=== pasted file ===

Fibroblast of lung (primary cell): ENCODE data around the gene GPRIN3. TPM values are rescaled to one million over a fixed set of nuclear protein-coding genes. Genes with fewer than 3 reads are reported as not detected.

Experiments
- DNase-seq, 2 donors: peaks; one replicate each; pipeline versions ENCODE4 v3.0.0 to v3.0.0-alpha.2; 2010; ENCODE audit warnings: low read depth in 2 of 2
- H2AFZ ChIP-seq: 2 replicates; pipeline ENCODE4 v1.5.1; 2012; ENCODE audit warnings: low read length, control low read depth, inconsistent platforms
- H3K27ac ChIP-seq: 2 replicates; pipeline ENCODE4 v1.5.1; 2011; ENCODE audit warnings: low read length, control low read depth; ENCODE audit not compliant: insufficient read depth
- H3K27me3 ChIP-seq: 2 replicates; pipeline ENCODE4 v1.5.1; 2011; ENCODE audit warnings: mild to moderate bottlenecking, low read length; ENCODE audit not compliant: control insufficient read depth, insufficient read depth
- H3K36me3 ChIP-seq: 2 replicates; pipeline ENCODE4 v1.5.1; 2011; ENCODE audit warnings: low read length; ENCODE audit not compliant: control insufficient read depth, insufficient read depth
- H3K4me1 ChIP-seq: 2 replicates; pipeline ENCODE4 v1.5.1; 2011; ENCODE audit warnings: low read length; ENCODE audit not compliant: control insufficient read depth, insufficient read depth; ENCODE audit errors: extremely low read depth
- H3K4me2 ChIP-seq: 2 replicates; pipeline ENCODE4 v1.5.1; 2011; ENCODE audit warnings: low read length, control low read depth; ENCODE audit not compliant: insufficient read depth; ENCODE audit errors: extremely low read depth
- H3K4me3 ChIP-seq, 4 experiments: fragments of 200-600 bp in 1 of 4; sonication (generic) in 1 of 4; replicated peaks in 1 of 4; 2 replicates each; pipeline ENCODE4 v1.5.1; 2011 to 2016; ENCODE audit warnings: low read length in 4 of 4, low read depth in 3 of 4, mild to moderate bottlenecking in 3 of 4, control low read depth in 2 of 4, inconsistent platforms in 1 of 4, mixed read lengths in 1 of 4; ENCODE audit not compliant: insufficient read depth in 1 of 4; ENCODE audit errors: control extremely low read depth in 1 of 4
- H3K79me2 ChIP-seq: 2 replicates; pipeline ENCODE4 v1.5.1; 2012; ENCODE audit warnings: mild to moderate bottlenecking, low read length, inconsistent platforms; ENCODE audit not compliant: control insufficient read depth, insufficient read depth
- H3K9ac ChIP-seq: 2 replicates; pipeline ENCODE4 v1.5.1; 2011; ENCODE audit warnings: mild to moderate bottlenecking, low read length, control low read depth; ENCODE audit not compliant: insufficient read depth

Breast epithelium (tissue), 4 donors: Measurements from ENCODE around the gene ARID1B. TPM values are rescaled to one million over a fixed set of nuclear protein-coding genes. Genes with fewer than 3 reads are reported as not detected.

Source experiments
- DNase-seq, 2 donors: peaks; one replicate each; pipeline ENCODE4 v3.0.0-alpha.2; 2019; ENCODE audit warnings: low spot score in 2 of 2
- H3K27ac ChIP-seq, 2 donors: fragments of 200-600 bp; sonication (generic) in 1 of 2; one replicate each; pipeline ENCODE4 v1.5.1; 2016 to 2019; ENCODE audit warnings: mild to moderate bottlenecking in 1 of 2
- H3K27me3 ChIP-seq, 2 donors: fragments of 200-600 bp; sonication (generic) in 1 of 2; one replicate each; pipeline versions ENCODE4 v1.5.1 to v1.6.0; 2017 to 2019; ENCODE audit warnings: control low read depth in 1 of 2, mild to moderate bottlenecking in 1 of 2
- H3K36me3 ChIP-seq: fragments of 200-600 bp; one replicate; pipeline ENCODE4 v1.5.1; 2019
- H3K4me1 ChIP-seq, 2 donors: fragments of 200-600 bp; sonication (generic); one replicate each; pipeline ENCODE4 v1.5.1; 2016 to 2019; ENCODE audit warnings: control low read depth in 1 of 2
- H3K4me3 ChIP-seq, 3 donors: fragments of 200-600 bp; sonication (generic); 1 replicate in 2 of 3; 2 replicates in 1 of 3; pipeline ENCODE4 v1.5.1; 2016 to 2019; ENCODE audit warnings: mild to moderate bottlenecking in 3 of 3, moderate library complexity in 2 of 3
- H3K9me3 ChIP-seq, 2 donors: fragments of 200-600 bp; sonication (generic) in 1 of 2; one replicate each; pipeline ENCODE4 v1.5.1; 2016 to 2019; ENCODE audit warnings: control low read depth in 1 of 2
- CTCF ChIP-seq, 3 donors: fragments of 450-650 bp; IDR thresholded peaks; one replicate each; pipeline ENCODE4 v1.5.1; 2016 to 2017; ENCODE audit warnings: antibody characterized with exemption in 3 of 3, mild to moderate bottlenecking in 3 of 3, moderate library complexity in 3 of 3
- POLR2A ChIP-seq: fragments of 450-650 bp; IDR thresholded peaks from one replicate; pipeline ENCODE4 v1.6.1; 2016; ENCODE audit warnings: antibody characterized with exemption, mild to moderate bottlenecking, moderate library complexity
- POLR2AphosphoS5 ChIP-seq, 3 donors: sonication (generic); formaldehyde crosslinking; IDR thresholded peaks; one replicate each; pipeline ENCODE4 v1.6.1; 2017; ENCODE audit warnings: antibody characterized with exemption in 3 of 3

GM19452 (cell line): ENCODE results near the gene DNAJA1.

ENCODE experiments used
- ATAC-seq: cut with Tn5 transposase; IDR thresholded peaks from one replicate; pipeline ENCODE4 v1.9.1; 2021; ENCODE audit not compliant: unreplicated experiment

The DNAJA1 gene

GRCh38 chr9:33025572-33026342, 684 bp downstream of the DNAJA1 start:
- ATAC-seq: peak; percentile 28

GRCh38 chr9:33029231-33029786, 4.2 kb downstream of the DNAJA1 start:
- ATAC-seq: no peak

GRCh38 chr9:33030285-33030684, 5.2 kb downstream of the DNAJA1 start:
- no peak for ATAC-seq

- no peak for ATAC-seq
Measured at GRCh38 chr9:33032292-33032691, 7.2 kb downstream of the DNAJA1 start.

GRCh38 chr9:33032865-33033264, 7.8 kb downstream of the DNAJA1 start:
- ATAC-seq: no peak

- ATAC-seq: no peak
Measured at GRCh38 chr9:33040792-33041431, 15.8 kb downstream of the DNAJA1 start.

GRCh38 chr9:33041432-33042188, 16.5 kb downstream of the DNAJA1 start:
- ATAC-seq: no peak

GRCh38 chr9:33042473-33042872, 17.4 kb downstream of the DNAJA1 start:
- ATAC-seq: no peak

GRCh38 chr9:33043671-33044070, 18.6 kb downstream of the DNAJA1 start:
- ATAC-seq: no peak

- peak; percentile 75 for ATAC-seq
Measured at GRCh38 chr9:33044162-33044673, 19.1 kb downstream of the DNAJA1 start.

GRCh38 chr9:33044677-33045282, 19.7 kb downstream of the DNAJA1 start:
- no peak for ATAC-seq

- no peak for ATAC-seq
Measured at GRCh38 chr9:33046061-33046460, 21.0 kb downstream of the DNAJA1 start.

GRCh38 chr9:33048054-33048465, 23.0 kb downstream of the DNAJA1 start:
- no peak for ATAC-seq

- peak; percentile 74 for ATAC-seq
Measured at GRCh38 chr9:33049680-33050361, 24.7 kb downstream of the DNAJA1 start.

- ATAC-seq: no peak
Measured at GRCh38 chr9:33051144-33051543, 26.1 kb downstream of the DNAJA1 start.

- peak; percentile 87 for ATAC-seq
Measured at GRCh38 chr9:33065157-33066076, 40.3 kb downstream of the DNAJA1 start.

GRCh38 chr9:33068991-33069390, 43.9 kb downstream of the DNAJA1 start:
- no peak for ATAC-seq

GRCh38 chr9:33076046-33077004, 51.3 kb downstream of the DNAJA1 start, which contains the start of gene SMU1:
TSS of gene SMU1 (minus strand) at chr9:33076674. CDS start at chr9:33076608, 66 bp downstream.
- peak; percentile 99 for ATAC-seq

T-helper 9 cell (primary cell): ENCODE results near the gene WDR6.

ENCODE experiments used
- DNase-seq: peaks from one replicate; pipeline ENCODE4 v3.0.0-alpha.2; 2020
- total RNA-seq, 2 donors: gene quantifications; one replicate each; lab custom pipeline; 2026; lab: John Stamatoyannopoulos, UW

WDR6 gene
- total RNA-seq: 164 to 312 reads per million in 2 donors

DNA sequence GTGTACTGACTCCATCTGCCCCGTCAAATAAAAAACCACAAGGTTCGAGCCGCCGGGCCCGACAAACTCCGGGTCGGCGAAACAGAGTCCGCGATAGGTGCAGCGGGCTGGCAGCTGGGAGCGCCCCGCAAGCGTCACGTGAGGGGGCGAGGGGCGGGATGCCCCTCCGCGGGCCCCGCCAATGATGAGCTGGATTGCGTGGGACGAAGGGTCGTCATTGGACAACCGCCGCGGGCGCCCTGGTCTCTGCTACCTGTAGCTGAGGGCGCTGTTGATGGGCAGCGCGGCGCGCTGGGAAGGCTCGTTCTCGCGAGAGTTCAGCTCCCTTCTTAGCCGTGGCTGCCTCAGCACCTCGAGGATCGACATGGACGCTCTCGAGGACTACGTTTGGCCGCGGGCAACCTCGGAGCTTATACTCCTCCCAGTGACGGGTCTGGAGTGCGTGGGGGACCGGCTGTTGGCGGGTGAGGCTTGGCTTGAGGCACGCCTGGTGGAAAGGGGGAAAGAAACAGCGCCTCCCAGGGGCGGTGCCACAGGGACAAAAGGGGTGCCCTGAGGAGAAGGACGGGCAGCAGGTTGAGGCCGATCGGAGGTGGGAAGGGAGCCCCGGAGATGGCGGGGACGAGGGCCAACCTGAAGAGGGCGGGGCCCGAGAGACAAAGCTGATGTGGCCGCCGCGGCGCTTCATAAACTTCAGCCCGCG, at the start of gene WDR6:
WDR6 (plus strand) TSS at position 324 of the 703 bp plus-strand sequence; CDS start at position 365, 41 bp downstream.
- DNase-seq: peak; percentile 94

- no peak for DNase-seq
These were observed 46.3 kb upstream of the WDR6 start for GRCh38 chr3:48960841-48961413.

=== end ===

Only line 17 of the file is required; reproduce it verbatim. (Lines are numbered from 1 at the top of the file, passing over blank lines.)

- H3K27me3 ChIP-seq, 2 donors: fragments of 200-600 bp; sonication (generic) in 1 of 2; one replicate each; pipeline versions ENCODE4 v1.5.1 to v1.6.0; 2017 to 2019; ENCODE audit warnings: control low read depth in 1 of 2, mild to moderate bottlenecking in 1 of 2